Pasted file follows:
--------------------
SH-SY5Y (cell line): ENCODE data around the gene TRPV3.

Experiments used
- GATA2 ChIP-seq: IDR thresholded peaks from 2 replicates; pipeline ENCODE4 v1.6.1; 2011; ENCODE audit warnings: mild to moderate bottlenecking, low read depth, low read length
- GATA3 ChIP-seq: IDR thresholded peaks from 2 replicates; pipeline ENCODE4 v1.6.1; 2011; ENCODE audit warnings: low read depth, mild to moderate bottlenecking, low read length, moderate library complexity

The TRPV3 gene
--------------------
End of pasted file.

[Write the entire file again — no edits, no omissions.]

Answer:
SH-SY5Y (cell line): ENCODE data around the gene TRPV3.

Experiments used
- GATA2 ChIP-seq: IDR thresholded peaks from 2 replicates; pipeline ENCODE4 v1.6.1; 2011; ENCODE audit warnings: mild to moderate bottlenecking, low read depth, low read length
- GATA3 ChIP-seq: IDR thresholded peaks from 2 replicates; pipeline ENCODE4 v1.6.1; 2011; ENCODE audit warnings: low read depth, mild to moderate bottlenecking, low read length, moderate library complexity

The TRPV3 gene